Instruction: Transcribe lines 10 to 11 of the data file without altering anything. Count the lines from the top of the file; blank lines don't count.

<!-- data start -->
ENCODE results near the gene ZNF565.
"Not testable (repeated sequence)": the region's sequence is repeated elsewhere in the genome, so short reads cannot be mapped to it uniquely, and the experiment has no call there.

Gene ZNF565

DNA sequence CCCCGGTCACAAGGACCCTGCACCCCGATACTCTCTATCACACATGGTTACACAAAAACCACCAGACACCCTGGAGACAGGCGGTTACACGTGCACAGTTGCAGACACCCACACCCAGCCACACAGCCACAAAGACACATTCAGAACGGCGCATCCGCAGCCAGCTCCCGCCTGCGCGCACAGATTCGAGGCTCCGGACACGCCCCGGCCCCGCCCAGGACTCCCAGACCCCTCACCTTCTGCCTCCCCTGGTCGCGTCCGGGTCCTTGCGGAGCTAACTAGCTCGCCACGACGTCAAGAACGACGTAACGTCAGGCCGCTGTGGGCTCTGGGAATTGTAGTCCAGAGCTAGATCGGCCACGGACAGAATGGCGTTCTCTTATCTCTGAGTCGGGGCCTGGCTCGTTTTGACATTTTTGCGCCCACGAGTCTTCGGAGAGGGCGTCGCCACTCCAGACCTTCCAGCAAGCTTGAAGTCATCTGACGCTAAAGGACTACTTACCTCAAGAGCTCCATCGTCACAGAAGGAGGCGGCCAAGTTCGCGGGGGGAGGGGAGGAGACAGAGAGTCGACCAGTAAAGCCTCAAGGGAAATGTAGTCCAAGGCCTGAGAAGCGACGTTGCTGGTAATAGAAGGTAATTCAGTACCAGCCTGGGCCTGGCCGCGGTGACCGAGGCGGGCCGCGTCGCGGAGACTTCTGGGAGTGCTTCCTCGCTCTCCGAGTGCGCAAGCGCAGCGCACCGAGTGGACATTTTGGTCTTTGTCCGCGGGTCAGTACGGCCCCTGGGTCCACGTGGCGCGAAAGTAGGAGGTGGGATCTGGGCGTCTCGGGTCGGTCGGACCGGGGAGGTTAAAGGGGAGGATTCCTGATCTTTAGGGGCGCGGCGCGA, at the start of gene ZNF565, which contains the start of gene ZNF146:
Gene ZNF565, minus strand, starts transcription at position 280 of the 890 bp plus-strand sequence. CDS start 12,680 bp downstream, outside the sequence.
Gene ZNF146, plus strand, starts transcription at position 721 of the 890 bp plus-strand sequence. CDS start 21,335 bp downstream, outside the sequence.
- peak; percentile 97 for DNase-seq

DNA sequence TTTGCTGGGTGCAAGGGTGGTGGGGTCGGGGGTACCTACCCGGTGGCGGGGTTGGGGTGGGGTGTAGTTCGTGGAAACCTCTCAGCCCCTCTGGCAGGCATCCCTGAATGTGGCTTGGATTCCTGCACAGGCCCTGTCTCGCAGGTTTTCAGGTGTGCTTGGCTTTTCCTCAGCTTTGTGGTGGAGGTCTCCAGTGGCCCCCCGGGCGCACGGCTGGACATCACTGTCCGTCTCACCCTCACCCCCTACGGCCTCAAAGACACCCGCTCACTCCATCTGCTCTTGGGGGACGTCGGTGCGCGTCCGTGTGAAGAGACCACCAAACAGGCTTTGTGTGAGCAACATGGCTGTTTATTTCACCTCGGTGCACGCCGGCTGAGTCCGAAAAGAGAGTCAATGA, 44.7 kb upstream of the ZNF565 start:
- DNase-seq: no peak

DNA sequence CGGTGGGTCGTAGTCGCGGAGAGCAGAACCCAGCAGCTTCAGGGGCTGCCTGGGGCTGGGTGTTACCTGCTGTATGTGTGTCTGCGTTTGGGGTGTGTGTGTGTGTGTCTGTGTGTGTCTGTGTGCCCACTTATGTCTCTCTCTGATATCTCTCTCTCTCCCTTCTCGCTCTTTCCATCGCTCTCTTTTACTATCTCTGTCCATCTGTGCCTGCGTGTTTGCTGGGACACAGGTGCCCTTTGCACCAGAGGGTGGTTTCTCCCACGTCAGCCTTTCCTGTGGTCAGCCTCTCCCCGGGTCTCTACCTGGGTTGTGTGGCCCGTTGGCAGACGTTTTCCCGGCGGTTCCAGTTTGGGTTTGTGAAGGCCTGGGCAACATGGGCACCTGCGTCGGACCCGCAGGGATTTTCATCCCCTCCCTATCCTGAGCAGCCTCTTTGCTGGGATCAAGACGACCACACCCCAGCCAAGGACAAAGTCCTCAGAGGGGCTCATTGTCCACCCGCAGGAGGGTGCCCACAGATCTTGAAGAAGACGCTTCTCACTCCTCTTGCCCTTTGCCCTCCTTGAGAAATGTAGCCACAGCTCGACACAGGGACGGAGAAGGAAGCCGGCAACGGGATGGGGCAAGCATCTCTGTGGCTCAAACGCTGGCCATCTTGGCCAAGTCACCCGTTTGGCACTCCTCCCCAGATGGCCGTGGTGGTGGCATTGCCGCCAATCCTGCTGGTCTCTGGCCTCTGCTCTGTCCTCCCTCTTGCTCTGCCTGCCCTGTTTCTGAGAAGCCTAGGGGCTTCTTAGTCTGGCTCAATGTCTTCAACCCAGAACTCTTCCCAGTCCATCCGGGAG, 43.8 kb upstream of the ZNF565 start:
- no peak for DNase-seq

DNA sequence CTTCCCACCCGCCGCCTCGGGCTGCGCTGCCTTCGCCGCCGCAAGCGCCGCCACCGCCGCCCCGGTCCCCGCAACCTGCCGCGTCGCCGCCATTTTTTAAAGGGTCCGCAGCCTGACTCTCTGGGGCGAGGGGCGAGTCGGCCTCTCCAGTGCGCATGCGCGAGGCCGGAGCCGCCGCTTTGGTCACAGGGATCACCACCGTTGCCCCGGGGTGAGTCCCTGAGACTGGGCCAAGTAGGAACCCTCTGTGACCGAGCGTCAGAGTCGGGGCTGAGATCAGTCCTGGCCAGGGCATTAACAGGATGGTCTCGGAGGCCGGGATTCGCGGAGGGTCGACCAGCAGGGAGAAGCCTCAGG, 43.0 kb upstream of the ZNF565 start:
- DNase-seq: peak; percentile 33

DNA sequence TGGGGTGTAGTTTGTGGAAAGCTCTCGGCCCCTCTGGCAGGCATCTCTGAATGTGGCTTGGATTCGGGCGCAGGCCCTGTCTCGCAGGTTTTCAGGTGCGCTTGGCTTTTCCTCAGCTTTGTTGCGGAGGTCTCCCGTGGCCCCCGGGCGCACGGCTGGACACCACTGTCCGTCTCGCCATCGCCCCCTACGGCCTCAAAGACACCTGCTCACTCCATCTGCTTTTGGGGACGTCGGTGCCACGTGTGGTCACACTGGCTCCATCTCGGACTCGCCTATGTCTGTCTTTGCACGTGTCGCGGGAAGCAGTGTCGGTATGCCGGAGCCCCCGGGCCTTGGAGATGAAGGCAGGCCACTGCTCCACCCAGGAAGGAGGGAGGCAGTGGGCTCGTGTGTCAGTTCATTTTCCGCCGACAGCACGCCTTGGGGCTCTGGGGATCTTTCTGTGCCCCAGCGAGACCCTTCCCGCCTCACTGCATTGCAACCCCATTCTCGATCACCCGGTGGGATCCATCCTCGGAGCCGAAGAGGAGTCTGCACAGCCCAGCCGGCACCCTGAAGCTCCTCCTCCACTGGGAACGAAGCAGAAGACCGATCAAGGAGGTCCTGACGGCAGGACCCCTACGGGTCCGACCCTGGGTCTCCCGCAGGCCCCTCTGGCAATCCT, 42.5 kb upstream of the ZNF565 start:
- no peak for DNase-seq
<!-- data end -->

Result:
DNA sequence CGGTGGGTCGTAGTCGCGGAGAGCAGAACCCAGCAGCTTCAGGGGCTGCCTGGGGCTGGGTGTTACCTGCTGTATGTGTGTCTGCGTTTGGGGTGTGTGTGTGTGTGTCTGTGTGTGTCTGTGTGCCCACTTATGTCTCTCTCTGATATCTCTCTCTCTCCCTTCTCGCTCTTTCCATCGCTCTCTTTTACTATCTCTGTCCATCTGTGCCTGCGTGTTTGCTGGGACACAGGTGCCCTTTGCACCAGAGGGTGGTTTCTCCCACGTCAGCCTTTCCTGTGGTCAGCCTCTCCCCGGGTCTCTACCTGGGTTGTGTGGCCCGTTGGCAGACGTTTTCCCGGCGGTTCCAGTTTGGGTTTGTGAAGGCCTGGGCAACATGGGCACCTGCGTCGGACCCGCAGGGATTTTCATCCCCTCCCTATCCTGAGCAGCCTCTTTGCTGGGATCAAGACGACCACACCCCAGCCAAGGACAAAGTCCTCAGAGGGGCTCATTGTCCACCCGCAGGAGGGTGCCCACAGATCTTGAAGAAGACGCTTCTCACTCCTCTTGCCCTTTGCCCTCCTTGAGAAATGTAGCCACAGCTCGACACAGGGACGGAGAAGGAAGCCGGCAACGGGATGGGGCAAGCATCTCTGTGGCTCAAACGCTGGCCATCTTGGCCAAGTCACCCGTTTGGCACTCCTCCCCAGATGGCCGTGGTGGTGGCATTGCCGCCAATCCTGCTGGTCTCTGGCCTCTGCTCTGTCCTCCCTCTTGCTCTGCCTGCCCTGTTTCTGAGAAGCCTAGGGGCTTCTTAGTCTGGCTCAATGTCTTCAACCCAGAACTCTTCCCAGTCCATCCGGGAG, 43.8 kb upstream of the ZNF565 start:
- no peak for DNase-seq